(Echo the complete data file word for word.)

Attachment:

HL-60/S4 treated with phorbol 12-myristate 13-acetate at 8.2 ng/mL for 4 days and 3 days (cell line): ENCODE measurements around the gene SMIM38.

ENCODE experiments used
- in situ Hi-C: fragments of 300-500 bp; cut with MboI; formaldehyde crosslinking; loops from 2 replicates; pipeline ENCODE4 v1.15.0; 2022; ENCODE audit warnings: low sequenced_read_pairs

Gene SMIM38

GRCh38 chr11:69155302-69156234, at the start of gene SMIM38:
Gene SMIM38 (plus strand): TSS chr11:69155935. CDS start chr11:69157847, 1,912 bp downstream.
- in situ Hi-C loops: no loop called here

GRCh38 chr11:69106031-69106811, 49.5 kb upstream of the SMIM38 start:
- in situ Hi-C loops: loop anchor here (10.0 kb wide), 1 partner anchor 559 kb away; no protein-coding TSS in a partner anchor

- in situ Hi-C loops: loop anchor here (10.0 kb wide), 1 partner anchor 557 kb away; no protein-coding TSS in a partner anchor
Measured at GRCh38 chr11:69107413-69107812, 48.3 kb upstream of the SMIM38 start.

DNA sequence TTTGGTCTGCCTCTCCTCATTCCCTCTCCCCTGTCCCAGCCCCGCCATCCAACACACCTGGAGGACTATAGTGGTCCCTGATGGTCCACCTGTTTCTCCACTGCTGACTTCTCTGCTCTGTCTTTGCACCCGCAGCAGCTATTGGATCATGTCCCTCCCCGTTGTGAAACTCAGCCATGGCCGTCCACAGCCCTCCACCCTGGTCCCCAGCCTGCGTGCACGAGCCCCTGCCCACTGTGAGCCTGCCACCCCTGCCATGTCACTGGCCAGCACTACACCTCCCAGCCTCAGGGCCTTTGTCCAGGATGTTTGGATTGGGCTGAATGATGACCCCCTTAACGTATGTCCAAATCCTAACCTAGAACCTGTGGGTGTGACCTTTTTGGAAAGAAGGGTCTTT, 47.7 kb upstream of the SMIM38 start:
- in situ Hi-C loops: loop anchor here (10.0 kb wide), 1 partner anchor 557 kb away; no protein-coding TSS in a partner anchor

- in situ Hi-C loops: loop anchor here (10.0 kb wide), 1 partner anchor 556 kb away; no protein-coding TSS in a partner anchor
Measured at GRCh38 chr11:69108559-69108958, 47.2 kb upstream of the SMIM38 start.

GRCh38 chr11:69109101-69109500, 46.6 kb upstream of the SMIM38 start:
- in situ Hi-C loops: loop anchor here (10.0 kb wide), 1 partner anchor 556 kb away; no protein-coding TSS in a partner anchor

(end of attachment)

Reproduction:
HL-60/S4 treated with phorbol 12-myristate 13-acetate at 8.2 ng/mL for 4 days and 3 days (cell line): ENCODE measurements around the gene SMIM38.

ENCODE experiments used
- in situ Hi-C: fragments of 300-500 bp; cut with MboI; formaldehyde crosslinking; loops from 2 replicates; pipeline ENCODE4 v1.15.0; 2022; ENCODE audit warnings: low sequenced_read_pairs

Gene SMIM38

GRCh38 chr11:69155302-69156234, at the start of gene SMIM38:
Gene SMIM38 (plus strand): TSS chr11:69155935. CDS start chr11:69157847, 1,912 bp downstream.
- in situ Hi-C loops: no loop called here

GRCh38 chr11:69106031-69106811, 49.5 kb upstream of the SMIM38 start:
- in situ Hi-C loops: loop anchor here (10.0 kb wide), 1 partner anchor 559 kb away; no protein-coding TSS in a partner anchor

- in situ Hi-C loops: loop anchor here (10.0 kb wide), 1 partner anchor 557 kb away; no protein-coding TSS in a partner anchor
Measured at GRCh38 chr11:69107413-69107812, 48.3 kb upstream of the SMIM38 start.

DNA sequence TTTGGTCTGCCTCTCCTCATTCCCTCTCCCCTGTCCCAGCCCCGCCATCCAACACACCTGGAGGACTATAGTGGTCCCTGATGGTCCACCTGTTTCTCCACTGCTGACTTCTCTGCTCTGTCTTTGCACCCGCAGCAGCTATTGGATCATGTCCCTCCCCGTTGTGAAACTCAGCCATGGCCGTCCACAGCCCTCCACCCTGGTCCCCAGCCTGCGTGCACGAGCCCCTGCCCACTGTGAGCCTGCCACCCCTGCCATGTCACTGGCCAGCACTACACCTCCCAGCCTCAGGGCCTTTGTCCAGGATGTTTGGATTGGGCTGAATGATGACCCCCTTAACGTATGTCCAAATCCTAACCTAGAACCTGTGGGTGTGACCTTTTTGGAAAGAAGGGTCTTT, 47.7 kb upstream of the SMIM38 start:
- in situ Hi-C loops: loop anchor here (10.0 kb wide), 1 partner anchor 557 kb away; no protein-coding TSS in a partner anchor

- in situ Hi-C loops: loop anchor here (10.0 kb wide), 1 partner anchor 556 kb away; no protein-coding TSS in a partner anchor
Measured at GRCh38 chr11:69108559-69108958, 47.2 kb upstream of the SMIM38 start.

GRCh38 chr11:69109101-69109500, 46.6 kb upstream of the SMIM38 start:
- in situ Hi-C loops: loop anchor here (10.0 kb wide), 1 partner anchor 556 kb away; no protein-coding TSS in a partner anchor